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C.J. Anderson finds his enthusiasm -- about everything but fantasy football

ENGLEWOOD, Colo. --As a running back, you can't control how your teammates block, how an opponent reacts to a play, or even the footing the playing surface provides you.

But you can control your energy and enthusiasm.

To watch C.J. Anderson the last two-plus seasons is to see a player who usually bounces out of his cleats from the moment he bounds through the tunnel and onto the field. But as the ground game struggled the last two weeks, Anderson wasn't himself, and his most observant supporter and critic -- his mother -- noticed.


"'Have fun.' That's all she kept saying. She called me and was like, 'You're just not having fun,'" Anderson recalled. "I was sitting there having a conversation, and I was like, 'My mom's right.' As bad as I wanted to be wrong, she was right. "

When you're struggling, you have to create your own enthusiasm -- which can be difficult, as Anderson learned in Week 1 as the offense struggled and did not account for a touchdown.

"I said that Week 1. I was like, 'Man, I just had no fun today.' There was no excitement on the sideline. It was just so dead," Anderson said.

"Coach Studesville says it all the time, our backfield -- nine times out of 10, we're the juice -- unless [Peyton Manning] throws a big play. We're the juice to get this going, whether it's a physical 6-yard run or a 14-yard carry, a 20-yard-carry, we're usually the [players that say], 'Okay, it's time to get going.' And that's just something me, Ronnie (Hillman) and Juwan (Thompson) have to put on ourselves."

The enthusiasm returned a bit against Kansas City last week as the offense drove to three touchdowns and 24 points in the final two and a half quarters after a slow start. But the ground game still lags; it ranks 31st in yardage per carry and 27th in first-down rate.

Further, it has yet to account for a touchdown, which angers many who took Anderson near the top of their fantasy-football drafts. Some of those disappointed fans vented their wrath at Anderson on social media, and he has responded by maintaining his long-held stance regarding fantasy football: he just doesn't give a flip about it.

"I just block it out and laugh," Anderson said. "I guess that comes with the ups and downs of being a top-10 pick and who they expect you to be, those types of things. I just always say, 'Hey, don't bet on sports; you never know what's going to happen.'"

But between Twitter and television, Anderson is aware of the critiques.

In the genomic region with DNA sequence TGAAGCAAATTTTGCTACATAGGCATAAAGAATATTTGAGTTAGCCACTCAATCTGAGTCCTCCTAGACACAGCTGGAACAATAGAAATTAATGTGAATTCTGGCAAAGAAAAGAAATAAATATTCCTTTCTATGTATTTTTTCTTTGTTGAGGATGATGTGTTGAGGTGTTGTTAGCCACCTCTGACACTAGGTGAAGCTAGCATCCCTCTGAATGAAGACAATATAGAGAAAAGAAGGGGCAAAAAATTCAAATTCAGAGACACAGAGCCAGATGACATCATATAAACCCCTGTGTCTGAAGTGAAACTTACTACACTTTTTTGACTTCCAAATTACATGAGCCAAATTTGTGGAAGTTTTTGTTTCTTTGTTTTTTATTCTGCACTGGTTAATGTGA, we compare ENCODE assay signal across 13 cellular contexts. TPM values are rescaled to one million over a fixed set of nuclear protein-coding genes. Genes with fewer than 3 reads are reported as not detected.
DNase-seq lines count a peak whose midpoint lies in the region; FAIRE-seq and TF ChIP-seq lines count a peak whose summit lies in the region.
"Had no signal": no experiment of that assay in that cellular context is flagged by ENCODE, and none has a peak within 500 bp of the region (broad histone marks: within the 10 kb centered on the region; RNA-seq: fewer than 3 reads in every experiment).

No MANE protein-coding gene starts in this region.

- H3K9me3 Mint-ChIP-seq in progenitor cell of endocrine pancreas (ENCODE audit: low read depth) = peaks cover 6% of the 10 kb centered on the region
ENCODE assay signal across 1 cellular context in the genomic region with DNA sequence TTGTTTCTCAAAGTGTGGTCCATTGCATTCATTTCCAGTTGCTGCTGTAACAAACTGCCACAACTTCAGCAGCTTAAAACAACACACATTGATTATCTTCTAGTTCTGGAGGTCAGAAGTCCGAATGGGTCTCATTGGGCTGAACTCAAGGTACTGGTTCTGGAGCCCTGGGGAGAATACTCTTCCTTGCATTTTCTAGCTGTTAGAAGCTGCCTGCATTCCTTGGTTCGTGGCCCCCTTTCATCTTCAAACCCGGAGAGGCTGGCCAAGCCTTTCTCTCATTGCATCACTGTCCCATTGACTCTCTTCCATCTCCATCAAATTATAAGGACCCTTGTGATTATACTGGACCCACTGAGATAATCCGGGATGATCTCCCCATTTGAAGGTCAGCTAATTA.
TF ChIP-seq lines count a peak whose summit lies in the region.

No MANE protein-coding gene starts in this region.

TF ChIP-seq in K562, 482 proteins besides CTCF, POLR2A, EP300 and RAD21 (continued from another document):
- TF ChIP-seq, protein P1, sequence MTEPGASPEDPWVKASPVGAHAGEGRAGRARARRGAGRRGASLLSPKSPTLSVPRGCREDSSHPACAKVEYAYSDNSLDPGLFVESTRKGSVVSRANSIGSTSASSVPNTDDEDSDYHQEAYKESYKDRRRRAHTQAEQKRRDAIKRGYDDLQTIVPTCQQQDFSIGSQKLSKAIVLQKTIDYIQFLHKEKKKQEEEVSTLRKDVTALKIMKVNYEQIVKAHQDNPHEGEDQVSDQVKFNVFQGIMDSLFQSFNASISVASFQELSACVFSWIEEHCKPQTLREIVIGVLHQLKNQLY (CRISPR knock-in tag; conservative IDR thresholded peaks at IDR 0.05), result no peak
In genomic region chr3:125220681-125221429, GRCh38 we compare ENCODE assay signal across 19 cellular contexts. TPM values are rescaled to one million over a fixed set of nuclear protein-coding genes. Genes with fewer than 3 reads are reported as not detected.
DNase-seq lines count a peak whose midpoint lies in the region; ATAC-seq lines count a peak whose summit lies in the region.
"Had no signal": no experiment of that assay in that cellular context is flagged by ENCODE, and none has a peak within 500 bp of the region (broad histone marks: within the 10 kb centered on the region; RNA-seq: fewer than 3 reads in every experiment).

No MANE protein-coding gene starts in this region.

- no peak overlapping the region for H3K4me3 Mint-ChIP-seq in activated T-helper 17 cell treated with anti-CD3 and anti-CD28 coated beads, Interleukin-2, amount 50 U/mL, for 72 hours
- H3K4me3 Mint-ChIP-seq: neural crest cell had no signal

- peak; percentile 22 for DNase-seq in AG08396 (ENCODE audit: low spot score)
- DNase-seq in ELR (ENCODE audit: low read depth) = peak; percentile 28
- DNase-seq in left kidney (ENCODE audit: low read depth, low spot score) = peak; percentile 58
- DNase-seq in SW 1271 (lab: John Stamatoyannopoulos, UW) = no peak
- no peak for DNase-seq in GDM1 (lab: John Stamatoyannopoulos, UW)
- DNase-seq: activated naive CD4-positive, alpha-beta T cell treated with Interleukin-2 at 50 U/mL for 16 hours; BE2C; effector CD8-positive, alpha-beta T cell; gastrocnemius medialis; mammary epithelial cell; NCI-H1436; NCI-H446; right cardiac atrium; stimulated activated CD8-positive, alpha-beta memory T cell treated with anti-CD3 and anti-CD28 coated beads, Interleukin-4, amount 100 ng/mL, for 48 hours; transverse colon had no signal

"I tell people, 'You can sit me for 17 weeks, and I don't care.' I saw something on ESPN [asking], 'Was C.J. Anderson a fantasy bust?' I wish I could call ESPN and say, 'Tell them to drop me. Every owner can drop me. I don't care at all.'

"I took a lot of heat," Anderson added later. "I can just imagine what [Eagles RB] DeMarco Murray went through. Some people don't watch the game. He didn't have a lot of help up there."

Fantasy has been easy to ignore when reality has been so eventful -- and so rough for Anderson to this point, as he battled through a toe injury suffered in Week 1 and fought off potential tacklers in the backfield throughout the last two games.

But he played the entire game-tying drive in Kansas City last week, functioning as an underneath and outside target and in pass protection. As with the offense as a whole, Anderson has shown some flashes of effectiveness.

"We're clicking at certain times. We're clicking at desperate times when we need [big drives]. I don't want to say, 'desperate,' but we're clicking at times when we need a touchdown, or when we need to put together a drive to give our defense a rest," Anderson said.

"The thing is, we need to take that and put it in a 60-minute football game."

The first step is being healthy. The second is finding cohesion in the blocking scheme. But Anderson's enthusiasm will be a key component; if he runs with energy, the results are usually what he -- and the team -- wants to see.

"I went back and watched the last two games on tape, and I just wasn't having fun. I wasn't being myself -- the typical C.J. that everybody loves to see," Anderson said.

"That's going to change."

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